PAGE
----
The Corner

Good-Answer Man

Here’s are some of Jay’s answers to our summer questions:

Is there one book that you’d recommend to uplift and inspire depressed conservatives this summer?

I should probably say the Bible. In fact . . . maybe I will.

What’s your favorite WFB book and why?

Don’t have a favorite — have many. Probably my favorite novel: Stained Glass. Maybe my favorite collection: Right Reason. (But it could be that that just hit me at the right time.) I’m amazed at The Unmaking of a Mayor. This is probably the most dazzling book about American politics I know.

And umpteen other books are dazzlers, too.

Why do I love these books, or all WFB books? For the same reasons one loves him.

What’s your favorite political movie and why?

Would On the Waterfront qualify? Would The Lives of Others? They share a great theme: standing up to the bully.

Mention Casablanca?

If you could read or reread one classic this summer, what would it be? What are the odds you actually do?

The Odyssey or Hamlet. Zero.

Is there any recent book that’s made you want to buy copies for everyone you know and love? Did you actually make the purchases?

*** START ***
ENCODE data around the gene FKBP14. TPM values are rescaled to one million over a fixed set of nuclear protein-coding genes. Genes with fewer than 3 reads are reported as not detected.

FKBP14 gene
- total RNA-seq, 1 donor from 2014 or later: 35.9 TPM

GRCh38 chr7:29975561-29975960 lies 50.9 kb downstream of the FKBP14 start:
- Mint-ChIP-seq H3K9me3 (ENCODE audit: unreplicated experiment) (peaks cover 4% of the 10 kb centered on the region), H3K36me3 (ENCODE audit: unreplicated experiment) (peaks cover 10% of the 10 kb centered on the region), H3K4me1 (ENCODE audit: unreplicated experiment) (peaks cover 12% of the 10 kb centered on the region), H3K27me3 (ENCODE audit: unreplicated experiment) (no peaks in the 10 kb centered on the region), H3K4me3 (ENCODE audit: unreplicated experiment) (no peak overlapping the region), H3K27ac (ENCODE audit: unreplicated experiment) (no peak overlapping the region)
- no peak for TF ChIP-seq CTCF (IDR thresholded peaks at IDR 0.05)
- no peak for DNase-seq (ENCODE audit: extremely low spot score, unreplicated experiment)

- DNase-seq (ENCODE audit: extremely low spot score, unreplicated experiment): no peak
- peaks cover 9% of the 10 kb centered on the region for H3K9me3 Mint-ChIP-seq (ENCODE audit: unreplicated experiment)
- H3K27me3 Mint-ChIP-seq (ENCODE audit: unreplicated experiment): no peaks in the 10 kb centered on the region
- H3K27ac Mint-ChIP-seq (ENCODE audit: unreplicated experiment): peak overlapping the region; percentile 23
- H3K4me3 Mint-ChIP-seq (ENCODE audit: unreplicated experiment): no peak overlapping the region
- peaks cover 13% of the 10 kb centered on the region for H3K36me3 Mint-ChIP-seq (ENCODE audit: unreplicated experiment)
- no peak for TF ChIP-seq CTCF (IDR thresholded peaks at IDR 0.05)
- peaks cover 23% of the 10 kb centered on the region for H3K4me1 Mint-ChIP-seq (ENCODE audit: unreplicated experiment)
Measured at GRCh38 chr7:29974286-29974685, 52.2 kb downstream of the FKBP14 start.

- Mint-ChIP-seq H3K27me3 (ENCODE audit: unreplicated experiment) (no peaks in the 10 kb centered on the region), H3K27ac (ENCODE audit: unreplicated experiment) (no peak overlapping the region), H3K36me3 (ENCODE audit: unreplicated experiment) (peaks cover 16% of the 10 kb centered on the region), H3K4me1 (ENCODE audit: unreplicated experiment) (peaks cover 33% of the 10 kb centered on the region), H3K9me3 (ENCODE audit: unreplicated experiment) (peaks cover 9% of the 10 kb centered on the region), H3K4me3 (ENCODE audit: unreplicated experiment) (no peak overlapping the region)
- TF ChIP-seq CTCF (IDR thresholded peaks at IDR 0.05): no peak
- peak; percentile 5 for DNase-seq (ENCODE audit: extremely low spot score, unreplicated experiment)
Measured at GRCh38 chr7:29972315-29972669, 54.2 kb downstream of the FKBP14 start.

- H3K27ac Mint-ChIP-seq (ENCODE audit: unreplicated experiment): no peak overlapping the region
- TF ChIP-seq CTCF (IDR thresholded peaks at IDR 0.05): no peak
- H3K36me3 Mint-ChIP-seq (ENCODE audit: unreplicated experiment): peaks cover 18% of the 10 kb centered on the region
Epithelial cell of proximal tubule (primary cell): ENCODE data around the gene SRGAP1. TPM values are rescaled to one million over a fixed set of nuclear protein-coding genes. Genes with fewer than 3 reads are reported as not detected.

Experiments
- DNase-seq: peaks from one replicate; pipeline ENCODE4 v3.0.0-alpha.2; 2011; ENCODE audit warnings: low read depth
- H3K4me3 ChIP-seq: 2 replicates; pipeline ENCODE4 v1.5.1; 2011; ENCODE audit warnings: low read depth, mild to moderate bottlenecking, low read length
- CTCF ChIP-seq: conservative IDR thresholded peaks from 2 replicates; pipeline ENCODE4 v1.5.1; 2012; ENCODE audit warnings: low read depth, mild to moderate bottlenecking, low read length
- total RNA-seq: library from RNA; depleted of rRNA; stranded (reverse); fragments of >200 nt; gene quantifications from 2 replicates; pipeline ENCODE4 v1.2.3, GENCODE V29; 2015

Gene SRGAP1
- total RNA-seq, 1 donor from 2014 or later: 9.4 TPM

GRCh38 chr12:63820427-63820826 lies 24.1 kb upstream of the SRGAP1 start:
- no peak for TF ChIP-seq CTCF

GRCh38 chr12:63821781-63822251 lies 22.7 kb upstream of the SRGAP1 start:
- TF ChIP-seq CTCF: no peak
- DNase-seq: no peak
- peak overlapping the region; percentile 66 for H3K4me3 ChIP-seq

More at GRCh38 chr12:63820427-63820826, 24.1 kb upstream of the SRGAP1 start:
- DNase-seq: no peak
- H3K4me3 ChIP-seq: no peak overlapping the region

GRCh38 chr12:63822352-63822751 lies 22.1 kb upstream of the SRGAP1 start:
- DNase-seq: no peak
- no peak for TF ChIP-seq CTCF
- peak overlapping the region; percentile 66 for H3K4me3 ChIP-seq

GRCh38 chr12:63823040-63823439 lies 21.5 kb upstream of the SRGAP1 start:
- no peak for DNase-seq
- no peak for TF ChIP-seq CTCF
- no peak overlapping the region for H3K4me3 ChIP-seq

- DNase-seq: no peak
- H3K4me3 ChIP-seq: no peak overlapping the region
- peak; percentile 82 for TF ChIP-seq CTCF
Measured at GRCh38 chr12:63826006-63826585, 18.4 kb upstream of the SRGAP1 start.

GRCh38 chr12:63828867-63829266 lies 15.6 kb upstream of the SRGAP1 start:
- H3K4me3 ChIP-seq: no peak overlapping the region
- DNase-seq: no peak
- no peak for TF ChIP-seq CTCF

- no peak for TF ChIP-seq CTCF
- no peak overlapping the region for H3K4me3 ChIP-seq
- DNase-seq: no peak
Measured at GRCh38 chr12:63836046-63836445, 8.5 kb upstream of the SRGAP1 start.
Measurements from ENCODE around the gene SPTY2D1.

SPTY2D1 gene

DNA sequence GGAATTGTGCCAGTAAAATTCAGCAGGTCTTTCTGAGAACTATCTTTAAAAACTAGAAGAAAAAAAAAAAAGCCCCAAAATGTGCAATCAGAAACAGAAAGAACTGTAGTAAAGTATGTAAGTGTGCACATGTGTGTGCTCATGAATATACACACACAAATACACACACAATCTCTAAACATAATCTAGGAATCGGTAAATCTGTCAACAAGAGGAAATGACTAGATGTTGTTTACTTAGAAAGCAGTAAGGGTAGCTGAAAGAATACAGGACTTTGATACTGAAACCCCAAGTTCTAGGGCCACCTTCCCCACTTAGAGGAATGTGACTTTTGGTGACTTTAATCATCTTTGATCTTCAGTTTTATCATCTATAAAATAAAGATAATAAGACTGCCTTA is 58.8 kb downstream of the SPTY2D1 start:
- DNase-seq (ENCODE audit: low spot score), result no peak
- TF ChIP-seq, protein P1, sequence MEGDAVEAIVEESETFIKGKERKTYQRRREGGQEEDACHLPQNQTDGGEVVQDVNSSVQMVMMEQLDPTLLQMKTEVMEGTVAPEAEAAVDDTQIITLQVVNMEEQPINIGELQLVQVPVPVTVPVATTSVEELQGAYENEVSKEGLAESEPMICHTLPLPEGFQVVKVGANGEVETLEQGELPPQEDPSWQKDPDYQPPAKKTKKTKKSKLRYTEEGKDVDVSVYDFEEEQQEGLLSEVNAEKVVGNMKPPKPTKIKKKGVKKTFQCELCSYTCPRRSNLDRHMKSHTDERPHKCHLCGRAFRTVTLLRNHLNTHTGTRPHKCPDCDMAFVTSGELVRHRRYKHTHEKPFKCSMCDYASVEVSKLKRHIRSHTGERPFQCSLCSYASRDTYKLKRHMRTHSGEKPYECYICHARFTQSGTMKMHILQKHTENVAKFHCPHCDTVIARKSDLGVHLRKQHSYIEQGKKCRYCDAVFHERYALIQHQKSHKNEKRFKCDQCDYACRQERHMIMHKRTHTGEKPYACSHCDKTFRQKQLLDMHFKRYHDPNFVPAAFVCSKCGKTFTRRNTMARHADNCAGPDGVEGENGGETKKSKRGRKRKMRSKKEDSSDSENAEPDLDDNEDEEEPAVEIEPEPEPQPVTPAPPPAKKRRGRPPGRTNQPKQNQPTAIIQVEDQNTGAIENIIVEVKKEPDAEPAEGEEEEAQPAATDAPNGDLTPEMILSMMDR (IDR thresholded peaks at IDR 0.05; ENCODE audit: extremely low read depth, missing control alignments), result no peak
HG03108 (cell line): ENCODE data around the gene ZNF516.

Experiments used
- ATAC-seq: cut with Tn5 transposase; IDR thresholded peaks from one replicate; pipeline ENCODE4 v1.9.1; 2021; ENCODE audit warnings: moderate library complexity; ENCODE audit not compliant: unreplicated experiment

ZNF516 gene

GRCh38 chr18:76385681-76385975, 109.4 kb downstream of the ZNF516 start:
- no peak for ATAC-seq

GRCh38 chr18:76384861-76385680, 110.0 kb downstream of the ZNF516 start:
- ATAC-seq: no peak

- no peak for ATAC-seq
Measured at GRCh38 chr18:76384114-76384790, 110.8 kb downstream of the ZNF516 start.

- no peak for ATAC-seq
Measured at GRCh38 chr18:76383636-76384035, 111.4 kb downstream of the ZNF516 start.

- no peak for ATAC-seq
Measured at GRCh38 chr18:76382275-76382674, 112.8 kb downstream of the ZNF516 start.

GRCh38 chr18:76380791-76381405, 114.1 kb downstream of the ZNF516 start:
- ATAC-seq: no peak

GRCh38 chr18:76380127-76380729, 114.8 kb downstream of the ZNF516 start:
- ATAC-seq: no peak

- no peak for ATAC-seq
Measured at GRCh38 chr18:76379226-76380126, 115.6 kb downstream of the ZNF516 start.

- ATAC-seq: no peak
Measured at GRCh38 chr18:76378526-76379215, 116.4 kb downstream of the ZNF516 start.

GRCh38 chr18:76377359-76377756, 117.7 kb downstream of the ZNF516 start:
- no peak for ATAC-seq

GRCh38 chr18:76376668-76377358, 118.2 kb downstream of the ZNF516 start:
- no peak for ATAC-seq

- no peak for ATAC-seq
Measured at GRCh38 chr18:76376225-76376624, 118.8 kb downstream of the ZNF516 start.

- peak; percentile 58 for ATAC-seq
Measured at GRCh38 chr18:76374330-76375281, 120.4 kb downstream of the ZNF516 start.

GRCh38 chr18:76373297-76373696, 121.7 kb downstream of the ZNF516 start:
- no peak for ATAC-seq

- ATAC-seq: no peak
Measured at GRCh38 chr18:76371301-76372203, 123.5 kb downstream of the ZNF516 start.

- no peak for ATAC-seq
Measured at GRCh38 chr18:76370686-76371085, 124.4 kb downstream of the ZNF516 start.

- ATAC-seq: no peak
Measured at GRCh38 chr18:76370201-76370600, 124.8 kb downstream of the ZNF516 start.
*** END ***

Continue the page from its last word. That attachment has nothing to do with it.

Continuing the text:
Every once in a while, you read a book that you want to thrust into the hands of every person. You want to say, “See? See?” World War IV: The Long Struggle Against Islamofascism (N. Podhoretz) is such a book for me. I have bought it for people, yes.

More lightheartedly — Miguel Street, an early Naipaul, is a treat. Just to hear the language of the Trinidadian street (c. WW2) is wonderful. Also, the short stories of R. K. Narayan — an early inspiration for Naipaul.

Name one book we’re going to be shocked you read.

This isn’t especially a shocker, but, when it came out — in 1985 — I read Brooke Shields’s autobiography. Liked it.

Brookhiser, Skelly, Charen, D’Souza, Hemingway, and more here.


The Latest